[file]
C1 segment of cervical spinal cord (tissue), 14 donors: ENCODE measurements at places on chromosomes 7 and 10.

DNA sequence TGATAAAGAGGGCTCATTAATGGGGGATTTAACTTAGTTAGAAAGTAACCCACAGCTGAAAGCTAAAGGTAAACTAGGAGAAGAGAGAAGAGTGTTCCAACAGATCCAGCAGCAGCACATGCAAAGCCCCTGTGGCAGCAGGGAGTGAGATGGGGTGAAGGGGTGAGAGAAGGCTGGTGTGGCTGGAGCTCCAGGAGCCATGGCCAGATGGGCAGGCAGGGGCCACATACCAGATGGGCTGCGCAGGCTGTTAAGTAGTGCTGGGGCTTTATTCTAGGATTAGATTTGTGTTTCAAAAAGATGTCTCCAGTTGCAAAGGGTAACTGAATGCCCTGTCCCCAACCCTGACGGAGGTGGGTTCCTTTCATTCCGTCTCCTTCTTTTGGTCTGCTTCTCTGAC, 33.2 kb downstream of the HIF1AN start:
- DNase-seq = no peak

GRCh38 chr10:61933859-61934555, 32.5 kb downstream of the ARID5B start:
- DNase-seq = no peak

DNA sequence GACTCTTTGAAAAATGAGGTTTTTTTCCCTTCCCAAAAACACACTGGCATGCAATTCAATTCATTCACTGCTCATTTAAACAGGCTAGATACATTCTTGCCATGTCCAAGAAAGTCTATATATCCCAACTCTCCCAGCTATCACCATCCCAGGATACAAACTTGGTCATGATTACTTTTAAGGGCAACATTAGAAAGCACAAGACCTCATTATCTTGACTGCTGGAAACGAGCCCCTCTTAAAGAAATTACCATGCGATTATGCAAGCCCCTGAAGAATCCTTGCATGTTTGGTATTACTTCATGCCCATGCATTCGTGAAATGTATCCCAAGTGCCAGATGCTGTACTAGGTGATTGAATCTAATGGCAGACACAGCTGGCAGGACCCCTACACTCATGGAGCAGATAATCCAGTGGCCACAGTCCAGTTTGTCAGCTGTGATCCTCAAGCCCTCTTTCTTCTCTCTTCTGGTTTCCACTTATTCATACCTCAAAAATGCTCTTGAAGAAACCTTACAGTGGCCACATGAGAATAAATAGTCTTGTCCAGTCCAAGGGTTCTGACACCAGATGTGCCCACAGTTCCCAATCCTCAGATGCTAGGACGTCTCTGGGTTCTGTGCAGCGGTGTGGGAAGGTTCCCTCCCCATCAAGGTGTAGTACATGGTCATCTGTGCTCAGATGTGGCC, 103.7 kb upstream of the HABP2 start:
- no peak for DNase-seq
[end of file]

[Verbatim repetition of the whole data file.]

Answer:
C1 segment of cervical spinal cord (tissue), 14 donors: ENCODE measurements at places on chromosomes 7 and 10.

DNA sequence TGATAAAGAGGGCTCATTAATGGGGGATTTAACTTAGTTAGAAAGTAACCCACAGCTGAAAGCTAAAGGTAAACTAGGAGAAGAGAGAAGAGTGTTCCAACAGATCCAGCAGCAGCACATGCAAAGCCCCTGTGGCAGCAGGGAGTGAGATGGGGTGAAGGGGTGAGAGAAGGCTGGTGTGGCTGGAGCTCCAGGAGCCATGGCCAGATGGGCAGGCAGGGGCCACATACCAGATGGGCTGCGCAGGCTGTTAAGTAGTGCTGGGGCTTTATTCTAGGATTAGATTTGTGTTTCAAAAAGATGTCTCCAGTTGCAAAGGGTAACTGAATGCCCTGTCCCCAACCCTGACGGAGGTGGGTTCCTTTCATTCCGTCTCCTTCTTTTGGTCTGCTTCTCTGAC, 33.2 kb downstream of the HIF1AN start:
- DNase-seq = no peak

GRCh38 chr10:61933859-61934555, 32.5 kb downstream of the ARID5B start:
- DNase-seq = no peak

DNA sequence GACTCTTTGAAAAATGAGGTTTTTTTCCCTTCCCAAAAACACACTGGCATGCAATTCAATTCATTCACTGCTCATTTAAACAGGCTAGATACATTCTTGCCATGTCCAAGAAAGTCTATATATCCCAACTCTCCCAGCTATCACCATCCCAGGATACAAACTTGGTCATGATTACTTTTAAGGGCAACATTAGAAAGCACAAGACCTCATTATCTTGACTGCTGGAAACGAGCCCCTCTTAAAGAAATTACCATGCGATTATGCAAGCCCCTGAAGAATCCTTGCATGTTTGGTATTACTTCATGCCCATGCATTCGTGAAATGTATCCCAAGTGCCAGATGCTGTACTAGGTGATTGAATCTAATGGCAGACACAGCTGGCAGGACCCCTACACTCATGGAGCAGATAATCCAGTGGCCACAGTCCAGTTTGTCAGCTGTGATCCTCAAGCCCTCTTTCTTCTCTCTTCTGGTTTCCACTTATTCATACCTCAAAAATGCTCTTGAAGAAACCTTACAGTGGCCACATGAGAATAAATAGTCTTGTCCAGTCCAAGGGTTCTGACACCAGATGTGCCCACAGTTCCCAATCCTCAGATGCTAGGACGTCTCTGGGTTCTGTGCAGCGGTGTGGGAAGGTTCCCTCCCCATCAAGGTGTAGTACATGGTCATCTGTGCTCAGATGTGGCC, 103.7 kb upstream of the HABP2 start:
- no peak for DNase-seq